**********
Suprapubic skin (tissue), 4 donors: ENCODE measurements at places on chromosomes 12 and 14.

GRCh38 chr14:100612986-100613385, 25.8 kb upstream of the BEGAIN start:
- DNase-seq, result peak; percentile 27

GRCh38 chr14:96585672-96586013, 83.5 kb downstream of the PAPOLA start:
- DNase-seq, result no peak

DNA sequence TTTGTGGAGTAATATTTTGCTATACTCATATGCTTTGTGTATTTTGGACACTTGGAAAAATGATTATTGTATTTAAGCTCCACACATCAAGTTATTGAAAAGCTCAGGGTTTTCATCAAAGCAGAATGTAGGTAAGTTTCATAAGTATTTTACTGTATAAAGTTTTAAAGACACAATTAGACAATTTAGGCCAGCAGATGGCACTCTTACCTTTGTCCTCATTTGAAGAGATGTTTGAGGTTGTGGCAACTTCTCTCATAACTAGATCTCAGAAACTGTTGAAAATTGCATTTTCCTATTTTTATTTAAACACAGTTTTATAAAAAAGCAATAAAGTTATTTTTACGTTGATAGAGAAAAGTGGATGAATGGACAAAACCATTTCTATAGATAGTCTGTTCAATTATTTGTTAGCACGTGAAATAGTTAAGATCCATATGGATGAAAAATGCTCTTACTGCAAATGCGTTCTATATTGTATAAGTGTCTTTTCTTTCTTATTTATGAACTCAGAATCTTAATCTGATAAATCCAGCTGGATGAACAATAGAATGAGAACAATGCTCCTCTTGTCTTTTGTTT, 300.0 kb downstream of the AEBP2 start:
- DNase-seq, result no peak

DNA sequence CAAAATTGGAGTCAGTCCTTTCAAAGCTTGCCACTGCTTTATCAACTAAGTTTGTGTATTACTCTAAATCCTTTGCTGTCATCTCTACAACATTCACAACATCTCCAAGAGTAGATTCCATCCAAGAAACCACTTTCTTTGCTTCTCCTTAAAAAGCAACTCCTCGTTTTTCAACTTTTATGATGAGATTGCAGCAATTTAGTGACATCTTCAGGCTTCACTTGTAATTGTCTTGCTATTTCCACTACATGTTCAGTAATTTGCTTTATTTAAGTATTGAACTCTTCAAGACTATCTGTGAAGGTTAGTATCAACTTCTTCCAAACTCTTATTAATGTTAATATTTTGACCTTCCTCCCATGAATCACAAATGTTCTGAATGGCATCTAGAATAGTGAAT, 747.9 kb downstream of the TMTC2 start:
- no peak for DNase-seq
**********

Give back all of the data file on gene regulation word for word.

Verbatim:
Suprapubic skin (tissue), 4 donors: ENCODE measurements at places on chromosomes 12 and 14.

GRCh38 chr14:100612986-100613385, 25.8 kb upstream of the BEGAIN start:
- DNase-seq, result peak; percentile 27

GRCh38 chr14:96585672-96586013, 83.5 kb downstream of the PAPOLA start:
- DNase-seq, result no peak

DNA sequence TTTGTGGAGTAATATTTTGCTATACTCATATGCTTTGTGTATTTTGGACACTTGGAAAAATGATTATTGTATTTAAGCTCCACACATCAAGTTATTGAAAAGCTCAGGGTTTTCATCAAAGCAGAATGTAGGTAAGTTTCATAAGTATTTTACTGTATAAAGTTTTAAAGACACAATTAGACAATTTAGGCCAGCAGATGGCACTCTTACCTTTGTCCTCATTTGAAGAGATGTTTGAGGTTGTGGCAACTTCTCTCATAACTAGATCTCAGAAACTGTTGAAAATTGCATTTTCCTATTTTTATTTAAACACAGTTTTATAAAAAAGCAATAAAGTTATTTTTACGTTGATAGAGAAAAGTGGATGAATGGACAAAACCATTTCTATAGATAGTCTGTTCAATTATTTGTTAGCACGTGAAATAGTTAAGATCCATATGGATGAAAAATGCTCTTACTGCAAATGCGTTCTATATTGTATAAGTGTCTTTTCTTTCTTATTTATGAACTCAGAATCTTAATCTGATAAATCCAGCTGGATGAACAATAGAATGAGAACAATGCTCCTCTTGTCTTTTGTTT, 300.0 kb downstream of the AEBP2 start:
- DNase-seq, result no peak

DNA sequence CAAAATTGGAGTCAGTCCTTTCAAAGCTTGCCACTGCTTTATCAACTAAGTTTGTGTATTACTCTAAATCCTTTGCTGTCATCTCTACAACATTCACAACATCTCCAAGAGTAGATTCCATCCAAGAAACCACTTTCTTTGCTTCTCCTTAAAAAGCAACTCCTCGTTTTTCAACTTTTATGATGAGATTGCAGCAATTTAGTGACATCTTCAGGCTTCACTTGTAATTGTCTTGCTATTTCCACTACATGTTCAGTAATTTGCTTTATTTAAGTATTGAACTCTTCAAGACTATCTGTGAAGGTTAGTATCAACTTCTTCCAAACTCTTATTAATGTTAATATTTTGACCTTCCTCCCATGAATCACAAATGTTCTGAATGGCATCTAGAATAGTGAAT, 747.9 kb downstream of the TMTC2 start:
- no peak for DNase-seq